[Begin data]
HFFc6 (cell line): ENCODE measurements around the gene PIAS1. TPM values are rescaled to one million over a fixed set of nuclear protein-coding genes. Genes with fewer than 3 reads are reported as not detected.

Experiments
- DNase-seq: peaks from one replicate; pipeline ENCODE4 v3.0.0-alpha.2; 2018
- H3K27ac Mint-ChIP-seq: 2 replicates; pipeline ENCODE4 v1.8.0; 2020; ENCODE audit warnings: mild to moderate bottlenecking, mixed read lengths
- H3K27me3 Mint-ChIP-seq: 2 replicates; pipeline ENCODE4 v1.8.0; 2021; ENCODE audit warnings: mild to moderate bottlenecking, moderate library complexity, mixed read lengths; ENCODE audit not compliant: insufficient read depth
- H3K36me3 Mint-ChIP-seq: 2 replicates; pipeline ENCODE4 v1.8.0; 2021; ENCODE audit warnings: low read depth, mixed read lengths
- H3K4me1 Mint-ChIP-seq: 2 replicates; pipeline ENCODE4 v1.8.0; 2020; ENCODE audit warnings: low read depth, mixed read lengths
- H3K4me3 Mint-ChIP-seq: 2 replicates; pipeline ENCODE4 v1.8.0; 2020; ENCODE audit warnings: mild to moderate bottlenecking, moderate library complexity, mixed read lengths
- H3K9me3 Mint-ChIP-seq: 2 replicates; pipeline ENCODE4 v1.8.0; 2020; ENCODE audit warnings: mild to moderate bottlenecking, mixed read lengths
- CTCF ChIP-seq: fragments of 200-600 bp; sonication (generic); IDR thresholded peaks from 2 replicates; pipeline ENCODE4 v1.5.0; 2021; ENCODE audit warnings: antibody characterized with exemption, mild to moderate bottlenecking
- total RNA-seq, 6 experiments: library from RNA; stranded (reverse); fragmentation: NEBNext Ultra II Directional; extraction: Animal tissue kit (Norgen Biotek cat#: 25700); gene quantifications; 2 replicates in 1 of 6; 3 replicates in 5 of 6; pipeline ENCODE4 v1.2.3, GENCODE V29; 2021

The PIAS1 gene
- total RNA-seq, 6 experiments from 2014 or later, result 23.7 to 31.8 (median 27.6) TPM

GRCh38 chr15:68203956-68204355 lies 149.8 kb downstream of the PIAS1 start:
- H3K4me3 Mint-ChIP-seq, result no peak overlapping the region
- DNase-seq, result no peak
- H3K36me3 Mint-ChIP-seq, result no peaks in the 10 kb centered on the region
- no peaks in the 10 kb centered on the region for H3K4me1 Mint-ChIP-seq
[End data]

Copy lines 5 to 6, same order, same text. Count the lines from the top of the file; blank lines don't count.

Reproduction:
- H3K27me3 Mint-ChIP-seq: 2 replicates; pipeline ENCODE4 v1.8.0; 2021; ENCODE audit warnings: mild to moderate bottlenecking, moderate library complexity, mixed read lengths; ENCODE audit not compliant: insufficient read depth
- H3K36me3 Mint-ChIP-seq: 2 replicates; pipeline ENCODE4 v1.8.0; 2021; ENCODE audit warnings: low read depth, mixed read lengths